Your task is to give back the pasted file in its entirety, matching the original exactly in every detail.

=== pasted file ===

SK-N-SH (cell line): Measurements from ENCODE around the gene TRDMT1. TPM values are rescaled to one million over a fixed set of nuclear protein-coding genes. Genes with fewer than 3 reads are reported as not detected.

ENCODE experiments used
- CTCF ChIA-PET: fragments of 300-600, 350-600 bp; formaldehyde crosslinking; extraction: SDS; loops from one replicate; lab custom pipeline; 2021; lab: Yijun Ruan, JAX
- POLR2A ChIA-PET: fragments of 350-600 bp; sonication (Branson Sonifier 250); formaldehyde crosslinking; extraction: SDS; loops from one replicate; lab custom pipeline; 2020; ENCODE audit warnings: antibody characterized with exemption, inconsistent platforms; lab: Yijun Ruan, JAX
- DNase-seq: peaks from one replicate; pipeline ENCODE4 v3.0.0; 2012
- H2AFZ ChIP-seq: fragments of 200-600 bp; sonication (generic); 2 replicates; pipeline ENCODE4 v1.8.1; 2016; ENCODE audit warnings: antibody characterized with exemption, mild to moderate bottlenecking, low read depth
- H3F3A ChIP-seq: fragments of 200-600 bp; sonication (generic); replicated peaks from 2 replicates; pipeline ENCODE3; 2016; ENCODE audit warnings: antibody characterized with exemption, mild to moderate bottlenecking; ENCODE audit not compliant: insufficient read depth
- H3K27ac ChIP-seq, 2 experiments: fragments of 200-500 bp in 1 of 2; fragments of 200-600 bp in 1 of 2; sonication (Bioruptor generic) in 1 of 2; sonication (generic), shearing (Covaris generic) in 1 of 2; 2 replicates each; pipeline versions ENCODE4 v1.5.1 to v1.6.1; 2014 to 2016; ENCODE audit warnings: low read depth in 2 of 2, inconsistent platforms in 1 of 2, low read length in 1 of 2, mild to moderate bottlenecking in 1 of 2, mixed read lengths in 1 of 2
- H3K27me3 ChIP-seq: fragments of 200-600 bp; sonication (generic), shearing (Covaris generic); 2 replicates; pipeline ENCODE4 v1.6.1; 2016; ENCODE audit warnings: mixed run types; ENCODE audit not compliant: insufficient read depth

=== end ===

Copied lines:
SK-N-SH (cell line): Measurements from ENCODE around the gene TRDMT1. TPM values are rescaled to one million over a fixed set of nuclear protein-coding genes. Genes with fewer than 3 reads are reported as not detected.

ENCODE experiments used
- CTCF ChIA-PET: fragments of 300-600, 350-600 bp; formaldehyde crosslinking; extraction: SDS; loops from one replicate; lab custom pipeline; 2021; lab: Yijun Ruan, JAX
- POLR2A ChIA-PET: fragments of 350-600 bp; sonication (Branson Sonifier 250); formaldehyde crosslinking; extraction: SDS; loops from one replicate; lab custom pipeline; 2020; ENCODE audit warnings: antibody characterized with exemption, inconsistent platforms; lab: Yijun Ruan, JAX
- DNase-seq: peaks from one replicate; pipeline ENCODE4 v3.0.0; 2012
- H2AFZ ChIP-seq: fragments of 200-600 bp; sonication (generic); 2 replicates; pipeline ENCODE4 v1.8.1; 2016; ENCODE audit warnings: antibody characterized with exemption, mild to moderate bottlenecking, low read depth
- H3F3A ChIP-seq: fragments of 200-600 bp; sonication (generic); replicated peaks from 2 replicates; pipeline ENCODE3; 2016; ENCODE audit warnings: antibody characterized with exemption, mild to moderate bottlenecking; ENCODE audit not compliant: insufficient read depth
- H3K27ac ChIP-seq, 2 experiments: fragments of 200-500 bp in 1 of 2; fragments of 200-600 bp in 1 of 2; sonication (Bioruptor generic) in 1 of 2; sonication (generic), shearing (Covaris generic) in 1 of 2; 2 replicates each; pipeline versions ENCODE4 v1.5.1 to v1.6.1; 2014 to 2016; ENCODE audit warnings: low read depth in 2 of 2, inconsistent platforms in 1 of 2, low read length in 1 of 2, mild to moderate bottlenecking in 1 of 2, mixed read lengths in 1 of 2
- H3K27me3 ChIP-seq: fragments of 200-600 bp; sonication (generic), shearing (Covaris generic); 2 replicates; pipeline ENCODE4 v1.6.1; 2016; ENCODE audit warnings: mixed run types; ENCODE audit not compliant: insufficient read depth